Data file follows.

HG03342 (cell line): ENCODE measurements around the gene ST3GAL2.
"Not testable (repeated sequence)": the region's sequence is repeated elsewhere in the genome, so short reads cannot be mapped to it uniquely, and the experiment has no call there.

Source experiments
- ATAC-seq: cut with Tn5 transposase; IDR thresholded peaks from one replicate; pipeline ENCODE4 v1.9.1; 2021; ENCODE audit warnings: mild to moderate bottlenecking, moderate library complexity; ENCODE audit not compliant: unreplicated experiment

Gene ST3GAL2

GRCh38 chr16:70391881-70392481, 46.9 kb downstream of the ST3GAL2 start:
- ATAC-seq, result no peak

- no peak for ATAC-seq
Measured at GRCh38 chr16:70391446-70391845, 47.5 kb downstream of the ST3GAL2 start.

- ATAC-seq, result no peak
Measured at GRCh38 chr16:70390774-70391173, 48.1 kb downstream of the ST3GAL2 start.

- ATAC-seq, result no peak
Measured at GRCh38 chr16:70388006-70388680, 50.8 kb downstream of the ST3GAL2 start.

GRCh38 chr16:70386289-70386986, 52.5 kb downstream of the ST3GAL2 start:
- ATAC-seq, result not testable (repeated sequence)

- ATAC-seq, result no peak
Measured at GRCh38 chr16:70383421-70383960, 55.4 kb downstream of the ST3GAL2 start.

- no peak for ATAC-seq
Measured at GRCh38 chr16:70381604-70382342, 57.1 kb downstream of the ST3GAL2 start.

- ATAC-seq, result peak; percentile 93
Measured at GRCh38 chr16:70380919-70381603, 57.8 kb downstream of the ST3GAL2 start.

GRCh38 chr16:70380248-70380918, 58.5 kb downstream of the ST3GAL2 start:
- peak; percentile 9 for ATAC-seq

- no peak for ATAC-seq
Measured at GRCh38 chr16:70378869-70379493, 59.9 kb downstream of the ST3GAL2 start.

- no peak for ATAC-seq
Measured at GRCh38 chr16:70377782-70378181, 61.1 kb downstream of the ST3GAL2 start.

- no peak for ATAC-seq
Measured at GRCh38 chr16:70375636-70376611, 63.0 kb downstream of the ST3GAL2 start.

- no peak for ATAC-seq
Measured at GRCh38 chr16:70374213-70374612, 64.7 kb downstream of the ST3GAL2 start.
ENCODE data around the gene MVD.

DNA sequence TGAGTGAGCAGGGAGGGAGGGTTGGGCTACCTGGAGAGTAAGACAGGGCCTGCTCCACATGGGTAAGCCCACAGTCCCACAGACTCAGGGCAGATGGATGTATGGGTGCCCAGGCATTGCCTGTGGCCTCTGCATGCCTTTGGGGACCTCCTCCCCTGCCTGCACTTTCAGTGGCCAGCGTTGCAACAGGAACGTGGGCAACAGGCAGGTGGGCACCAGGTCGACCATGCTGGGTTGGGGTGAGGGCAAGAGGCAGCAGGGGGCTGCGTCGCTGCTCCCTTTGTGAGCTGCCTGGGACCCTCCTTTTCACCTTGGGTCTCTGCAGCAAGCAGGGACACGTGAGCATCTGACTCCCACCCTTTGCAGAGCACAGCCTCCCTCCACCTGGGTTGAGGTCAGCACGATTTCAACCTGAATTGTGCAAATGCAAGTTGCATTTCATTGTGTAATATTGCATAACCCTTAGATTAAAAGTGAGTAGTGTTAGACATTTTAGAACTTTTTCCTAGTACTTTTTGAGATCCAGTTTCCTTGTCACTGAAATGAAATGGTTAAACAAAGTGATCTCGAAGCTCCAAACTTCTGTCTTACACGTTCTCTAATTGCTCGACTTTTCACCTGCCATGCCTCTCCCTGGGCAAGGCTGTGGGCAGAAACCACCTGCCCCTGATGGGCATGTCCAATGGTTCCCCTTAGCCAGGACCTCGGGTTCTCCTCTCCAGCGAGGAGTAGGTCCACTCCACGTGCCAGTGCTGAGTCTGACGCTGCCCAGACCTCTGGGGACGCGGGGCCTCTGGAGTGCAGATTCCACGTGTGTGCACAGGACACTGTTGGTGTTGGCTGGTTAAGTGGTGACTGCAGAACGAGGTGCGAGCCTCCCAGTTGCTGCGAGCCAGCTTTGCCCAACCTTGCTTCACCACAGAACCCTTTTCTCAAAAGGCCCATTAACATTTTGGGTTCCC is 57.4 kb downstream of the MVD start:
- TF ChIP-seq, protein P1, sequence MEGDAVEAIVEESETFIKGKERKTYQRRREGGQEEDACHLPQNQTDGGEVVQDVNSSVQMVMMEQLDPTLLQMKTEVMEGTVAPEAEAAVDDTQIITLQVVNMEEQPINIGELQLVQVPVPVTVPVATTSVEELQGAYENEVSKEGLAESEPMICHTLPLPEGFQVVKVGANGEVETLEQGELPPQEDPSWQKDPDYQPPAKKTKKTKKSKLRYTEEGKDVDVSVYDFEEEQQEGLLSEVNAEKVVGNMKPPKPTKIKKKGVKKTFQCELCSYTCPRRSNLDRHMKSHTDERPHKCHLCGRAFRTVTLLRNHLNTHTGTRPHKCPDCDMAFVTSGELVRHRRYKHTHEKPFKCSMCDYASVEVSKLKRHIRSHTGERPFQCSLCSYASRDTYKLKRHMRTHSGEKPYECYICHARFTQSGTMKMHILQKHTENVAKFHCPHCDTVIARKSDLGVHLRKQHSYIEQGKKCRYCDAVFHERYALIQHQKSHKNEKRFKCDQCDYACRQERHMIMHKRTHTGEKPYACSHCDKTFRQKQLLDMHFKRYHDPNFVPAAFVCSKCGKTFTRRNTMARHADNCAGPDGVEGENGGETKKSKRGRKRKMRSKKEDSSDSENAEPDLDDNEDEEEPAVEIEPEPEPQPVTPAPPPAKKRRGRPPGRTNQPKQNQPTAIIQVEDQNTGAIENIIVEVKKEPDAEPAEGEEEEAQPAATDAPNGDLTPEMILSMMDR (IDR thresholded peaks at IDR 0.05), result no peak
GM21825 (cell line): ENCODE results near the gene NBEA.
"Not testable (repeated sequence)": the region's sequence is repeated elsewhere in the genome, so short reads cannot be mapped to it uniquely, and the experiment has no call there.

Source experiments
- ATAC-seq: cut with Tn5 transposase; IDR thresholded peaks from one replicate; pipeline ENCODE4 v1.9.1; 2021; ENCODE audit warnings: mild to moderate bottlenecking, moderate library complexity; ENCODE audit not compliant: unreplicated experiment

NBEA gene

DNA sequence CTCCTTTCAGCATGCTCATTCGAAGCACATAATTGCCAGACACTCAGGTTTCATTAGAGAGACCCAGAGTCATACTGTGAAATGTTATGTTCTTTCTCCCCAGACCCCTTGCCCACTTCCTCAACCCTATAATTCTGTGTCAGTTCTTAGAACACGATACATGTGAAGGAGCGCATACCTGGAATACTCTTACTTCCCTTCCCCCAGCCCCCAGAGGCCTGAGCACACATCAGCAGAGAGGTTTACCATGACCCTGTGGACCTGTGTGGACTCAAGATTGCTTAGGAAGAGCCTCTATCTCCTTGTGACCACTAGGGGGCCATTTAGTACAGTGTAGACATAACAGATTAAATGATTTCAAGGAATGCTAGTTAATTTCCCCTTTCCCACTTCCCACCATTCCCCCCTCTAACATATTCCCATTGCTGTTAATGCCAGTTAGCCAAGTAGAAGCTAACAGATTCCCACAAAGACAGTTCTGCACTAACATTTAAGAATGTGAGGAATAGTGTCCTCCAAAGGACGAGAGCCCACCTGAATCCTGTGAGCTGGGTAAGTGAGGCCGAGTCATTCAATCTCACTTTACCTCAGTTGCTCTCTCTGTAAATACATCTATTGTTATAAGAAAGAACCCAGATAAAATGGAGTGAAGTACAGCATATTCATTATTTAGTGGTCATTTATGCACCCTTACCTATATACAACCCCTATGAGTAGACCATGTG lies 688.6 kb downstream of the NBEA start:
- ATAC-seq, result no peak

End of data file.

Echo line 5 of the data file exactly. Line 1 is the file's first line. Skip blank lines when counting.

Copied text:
Gene ST3GAL2